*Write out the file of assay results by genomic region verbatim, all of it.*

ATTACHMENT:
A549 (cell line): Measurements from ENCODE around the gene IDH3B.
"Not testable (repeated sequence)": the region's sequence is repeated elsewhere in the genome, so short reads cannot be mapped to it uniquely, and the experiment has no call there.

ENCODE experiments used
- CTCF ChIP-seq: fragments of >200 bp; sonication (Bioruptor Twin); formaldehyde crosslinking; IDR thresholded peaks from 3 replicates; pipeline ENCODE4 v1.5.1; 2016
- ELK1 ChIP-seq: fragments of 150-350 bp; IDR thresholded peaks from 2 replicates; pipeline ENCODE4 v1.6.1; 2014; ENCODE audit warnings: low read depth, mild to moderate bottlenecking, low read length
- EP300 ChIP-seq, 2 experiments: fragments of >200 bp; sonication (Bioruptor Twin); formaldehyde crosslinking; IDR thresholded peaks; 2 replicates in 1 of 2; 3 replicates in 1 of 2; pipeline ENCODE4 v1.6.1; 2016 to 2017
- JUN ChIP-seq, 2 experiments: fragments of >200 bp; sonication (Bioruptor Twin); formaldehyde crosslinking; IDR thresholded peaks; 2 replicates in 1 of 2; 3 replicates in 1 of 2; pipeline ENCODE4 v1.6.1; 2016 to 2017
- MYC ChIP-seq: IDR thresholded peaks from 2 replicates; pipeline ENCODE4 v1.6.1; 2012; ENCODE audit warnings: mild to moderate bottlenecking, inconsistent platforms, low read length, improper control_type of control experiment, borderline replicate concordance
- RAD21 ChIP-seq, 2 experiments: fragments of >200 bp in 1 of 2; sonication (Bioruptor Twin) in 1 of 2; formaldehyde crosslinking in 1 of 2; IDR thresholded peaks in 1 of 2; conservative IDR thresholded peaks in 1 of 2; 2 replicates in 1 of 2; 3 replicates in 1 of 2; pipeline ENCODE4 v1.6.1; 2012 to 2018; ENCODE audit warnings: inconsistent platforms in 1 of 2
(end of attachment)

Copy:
A549 (cell line): Measurements from ENCODE around the gene IDH3B.
"Not testable (repeated sequence)": the region's sequence is repeated elsewhere in the genome, so short reads cannot be mapped to it uniquely, and the experiment has no call there.

ENCODE experiments used
- CTCF ChIP-seq: fragments of >200 bp; sonication (Bioruptor Twin); formaldehyde crosslinking; IDR thresholded peaks from 3 replicates; pipeline ENCODE4 v1.5.1; 2016
- ELK1 ChIP-seq: fragments of 150-350 bp; IDR thresholded peaks from 2 replicates; pipeline ENCODE4 v1.6.1; 2014; ENCODE audit warnings: low read depth, mild to moderate bottlenecking, low read length
- EP300 ChIP-seq, 2 experiments: fragments of >200 bp; sonication (Bioruptor Twin); formaldehyde crosslinking; IDR thresholded peaks; 2 replicates in 1 of 2; 3 replicates in 1 of 2; pipeline ENCODE4 v1.6.1; 2016 to 2017
- JUN ChIP-seq, 2 experiments: fragments of >200 bp; sonication (Bioruptor Twin); formaldehyde crosslinking; IDR thresholded peaks; 2 replicates in 1 of 2; 3 replicates in 1 of 2; pipeline ENCODE4 v1.6.1; 2016 to 2017
- MYC ChIP-seq: IDR thresholded peaks from 2 replicates; pipeline ENCODE4 v1.6.1; 2012; ENCODE audit warnings: mild to moderate bottlenecking, inconsistent platforms, low read length, improper control_type of control experiment, borderline replicate concordance
- RAD21 ChIP-seq, 2 experiments: fragments of >200 bp in 1 of 2; sonication (Bioruptor Twin) in 1 of 2; formaldehyde crosslinking in 1 of 2; IDR thresholded peaks in 1 of 2; conservative IDR thresholded peaks in 1 of 2; 2 replicates in 1 of 2; 3 replicates in 1 of 2; pipeline ENCODE4 v1.6.1; 2012 to 2018; ENCODE audit warnings: inconsistent platforms in 1 of 2